New Bedford High School

New Bedford High School (NBHS) is a public high school located at 230 Hathaway Boulevard in the West End of New Bedford, Massachusetts. The school has approximately 2,000 students, and is one of the largest schools in the state. New Bedford is also one of the largest high schools in the country, being ranked in the Top 200 high schools in the country based on enrollment. It is a part of the New Bedford Public Schools school district. New Bedford High School is currently a level 4 school in the middle of a $2.4 million turnaround plan.

New Bedford High School
New Bedford High School MA logo
230 Hathaway Blvd.

School districtNew Bedford Public Schools
HeadmasterBernadette Coelho
Number of students2,014 (2016-17)[2]
Color(s)Red & White          
AthleticsMIAA - Division 1
Athletics conferenceBig Three Conference
RivalsDurfee, Brockton, Taunton, Dartmouth

Extracurricular activities

Baseball for NBHS
2007 baseball

The school's athletic teams are named the Whalers, in honor of the city's whaling history. The New Bedford High School teams wear red and white, and compete in the Massachusetts Interscholastic Athletic Association's Division I. Their fight song, "On, New Bedford" is sung to the tune of "On, Wisconsin!"


The boys' basketball program at New Bedford High School has long been one of the most successful in the state. Ed Rodrigues coached the varsity team for 27 years (1980–2007). During his tenure as head coach, the Whalers were one of the state's top-performing teams year after year and made numerous appearances in the state tournament, winning back-to-back Division 1 State titles in 1993 and 1994. His teams also won two additional Eastern Massachusetts Finals and two additional South Sectional titles. There were only two losing seasons in his career.[4] On February 21, 2007, Rodrigues coached his final game at New Bedford High School. The Whalers lost to the visiting St. Raphael Academy Saints of Pawtucket, Rhode Island 69-66. Rodrigues ended his tenure at the school with a career record of 435-157.[5] He continues to be a teacher at the school, is still heavily involved with the basketball program and the entire athletic department, and is currently an assistant men's basketball coach at UMass Dartmouth. In 2009, New Bedford High School's basketball court was officially dedicated in Rodrigues' name.[6]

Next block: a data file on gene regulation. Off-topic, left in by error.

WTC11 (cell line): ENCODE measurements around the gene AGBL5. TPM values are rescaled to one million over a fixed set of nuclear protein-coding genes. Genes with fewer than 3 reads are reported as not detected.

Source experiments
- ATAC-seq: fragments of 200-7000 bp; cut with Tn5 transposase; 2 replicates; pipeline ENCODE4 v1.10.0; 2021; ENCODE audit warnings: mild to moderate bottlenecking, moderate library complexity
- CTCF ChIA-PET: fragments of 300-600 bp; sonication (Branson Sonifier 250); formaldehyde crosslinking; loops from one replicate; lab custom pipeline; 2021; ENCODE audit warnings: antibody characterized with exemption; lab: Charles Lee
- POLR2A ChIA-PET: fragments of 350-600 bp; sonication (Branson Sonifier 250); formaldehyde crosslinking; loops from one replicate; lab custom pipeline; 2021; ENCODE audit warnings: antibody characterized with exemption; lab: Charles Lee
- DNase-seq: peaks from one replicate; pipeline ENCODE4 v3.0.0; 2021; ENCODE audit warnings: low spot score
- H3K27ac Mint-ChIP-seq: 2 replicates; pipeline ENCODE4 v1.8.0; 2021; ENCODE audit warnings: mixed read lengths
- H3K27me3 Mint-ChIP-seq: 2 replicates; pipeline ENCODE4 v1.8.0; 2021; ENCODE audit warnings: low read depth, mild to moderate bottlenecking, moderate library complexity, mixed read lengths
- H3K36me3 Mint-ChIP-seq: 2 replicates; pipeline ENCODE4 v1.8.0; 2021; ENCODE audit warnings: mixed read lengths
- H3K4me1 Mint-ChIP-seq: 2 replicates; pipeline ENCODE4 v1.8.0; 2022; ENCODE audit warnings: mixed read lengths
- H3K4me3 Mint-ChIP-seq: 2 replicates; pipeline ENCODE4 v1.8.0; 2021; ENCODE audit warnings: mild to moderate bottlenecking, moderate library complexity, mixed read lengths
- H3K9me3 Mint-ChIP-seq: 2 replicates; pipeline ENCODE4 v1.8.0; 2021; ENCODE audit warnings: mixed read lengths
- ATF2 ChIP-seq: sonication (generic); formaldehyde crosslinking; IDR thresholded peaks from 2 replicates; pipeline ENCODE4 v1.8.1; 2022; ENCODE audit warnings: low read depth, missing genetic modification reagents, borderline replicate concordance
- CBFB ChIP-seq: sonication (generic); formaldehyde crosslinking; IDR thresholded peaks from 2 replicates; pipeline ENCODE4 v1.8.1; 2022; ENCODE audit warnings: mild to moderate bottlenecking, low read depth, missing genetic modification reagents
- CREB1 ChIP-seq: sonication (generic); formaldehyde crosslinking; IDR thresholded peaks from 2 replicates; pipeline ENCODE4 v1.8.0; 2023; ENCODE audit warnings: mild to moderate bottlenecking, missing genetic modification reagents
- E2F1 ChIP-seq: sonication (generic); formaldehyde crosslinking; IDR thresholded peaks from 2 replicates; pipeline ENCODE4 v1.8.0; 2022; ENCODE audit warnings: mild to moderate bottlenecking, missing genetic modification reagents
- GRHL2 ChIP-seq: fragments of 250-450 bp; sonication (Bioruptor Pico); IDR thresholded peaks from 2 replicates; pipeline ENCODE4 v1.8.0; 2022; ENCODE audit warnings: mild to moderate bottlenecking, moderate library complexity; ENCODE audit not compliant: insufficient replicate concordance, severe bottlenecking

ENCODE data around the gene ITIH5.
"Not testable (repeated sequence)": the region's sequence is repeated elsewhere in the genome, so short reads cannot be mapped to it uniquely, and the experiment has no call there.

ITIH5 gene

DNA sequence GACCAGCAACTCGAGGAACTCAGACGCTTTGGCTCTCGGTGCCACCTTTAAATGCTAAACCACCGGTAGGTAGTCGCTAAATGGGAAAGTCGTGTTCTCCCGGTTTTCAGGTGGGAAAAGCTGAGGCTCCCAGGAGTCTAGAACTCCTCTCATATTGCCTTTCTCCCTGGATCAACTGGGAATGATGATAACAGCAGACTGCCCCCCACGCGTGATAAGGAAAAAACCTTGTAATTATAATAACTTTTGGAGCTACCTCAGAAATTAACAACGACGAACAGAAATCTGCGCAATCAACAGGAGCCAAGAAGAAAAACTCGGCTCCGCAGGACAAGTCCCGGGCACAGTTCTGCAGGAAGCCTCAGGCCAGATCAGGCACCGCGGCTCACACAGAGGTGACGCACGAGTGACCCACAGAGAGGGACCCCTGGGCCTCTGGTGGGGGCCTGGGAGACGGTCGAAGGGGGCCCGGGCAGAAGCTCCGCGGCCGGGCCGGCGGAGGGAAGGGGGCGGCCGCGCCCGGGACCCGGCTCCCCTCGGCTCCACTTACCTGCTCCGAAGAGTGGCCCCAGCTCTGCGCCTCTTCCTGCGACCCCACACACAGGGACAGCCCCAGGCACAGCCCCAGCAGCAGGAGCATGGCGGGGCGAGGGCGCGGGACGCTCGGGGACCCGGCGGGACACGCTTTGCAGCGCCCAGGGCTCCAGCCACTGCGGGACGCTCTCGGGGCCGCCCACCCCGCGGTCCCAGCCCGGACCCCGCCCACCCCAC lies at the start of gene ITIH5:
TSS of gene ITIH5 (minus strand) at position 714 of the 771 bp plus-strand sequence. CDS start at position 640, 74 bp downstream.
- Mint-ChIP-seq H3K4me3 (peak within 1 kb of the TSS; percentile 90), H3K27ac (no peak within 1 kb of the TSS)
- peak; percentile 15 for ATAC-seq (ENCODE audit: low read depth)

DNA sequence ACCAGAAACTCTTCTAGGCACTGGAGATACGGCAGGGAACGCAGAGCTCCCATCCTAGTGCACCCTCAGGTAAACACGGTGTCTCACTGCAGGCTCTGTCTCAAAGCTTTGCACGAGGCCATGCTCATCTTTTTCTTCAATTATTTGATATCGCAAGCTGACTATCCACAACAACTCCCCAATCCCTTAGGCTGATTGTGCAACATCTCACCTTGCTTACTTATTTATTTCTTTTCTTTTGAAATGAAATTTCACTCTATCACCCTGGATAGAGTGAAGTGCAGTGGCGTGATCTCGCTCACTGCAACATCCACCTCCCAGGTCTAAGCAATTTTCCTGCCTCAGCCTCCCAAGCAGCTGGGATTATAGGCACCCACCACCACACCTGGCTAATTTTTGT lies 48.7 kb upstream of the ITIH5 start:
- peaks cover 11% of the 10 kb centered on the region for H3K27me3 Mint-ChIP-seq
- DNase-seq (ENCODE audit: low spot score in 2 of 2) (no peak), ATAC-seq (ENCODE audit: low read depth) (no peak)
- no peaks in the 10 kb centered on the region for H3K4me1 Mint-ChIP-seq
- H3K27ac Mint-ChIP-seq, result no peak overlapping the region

Long-time boys' assistant/junior varsity coach Tom Tarpey took over as head coach at the start of the 2007-08 season.[7] In his first season, the Whalers went 11-9 in the regular season and made the state tournament. They lost in the first round of the Division I South Sectional on the road to the Framingham Flyers 69-62.[8] The following season (2008–09), the boys finished with a record of 8-12 and did not qualify for the tournament.[9] They also did not qualify in 2009-10 with a 7-13 record.[10] With the experience of the underclassmen, plus the brief addition of a highly touted prospect transferred from Division III State champions the Wareham Vikings, a huge turnaround occurred in the 2010-11 season. The Whalers returned to prominence and finished the regular season with a record of 16-3,[11] earning the 3rd seed in the Division I South Sectional tournament. They lost in the sectional semifinals to the Newton North Tigers 67-44.[12]

In the 2007-08 school year, the girls' basketball team captured the Division I South Sectional title by defeating the Sandwich High Blue Knights 65-62 at UMass Boston,[13] giving them the opportunity to compete in the Eastern Massachusetts Finals at the TD Banknorth Garden in Boston; they lost to the Division I North champion Andover High Golden Warriors 66-34.[14] Head coach Mickey Gonsalves was named Division 1 Girls' Basketball Coach of the Year by the Boston Globe.[15] In the 2010-11 season, the Lady Whalers completed an undefeated regular season at 20-0 when they defeated the visiting Barnstable Red Raiders 63-44.[16] They earned the top seed in the Division I South Sectional tournament and won their second South Sectional title by defeating the Mansfield Hornets 47-46 at the now TD Garden.[17] The Lady Whalers lost in the Eastern Mass Finals to North Sectional champion Andover 54-46, also at the Garden.[18]